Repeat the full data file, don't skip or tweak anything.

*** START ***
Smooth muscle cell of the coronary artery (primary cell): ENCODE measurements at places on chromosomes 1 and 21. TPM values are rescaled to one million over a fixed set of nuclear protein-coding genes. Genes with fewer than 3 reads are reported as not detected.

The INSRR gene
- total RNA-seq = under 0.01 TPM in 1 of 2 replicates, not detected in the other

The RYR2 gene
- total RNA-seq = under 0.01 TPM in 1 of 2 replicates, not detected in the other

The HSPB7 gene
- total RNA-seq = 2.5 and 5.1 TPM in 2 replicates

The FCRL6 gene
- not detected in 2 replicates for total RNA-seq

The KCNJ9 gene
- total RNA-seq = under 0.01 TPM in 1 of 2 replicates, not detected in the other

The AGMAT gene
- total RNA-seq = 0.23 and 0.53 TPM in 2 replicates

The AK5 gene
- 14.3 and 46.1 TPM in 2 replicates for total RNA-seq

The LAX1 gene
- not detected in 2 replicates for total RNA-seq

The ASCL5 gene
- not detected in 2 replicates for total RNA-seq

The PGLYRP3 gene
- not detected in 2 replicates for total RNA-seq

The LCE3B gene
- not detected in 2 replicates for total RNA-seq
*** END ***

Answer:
Smooth muscle cell of the coronary artery (primary cell): ENCODE measurements at places on chromosomes 1 and 21. TPM values are rescaled to one million over a fixed set of nuclear protein-coding genes. Genes with fewer than 3 reads are reported as not detected.

The INSRR gene
- total RNA-seq = under 0.01 TPM in 1 of 2 replicates, not detected in the other

The RYR2 gene
- total RNA-seq = under 0.01 TPM in 1 of 2 replicates, not detected in the other

The HSPB7 gene
- total RNA-seq = 2.5 and 5.1 TPM in 2 replicates

The FCRL6 gene
- not detected in 2 replicates for total RNA-seq

The KCNJ9 gene
- total RNA-seq = under 0.01 TPM in 1 of 2 replicates, not detected in the other

The AGMAT gene
- total RNA-seq = 0.23 and 0.53 TPM in 2 replicates

The AK5 gene
- 14.3 and 46.1 TPM in 2 replicates for total RNA-seq

The LAX1 gene
- not detected in 2 replicates for total RNA-seq

The ASCL5 gene
- not detected in 2 replicates for total RNA-seq

The PGLYRP3 gene
- not detected in 2 replicates for total RNA-seq

The LCE3B gene
- not detected in 2 replicates for total RNA-seq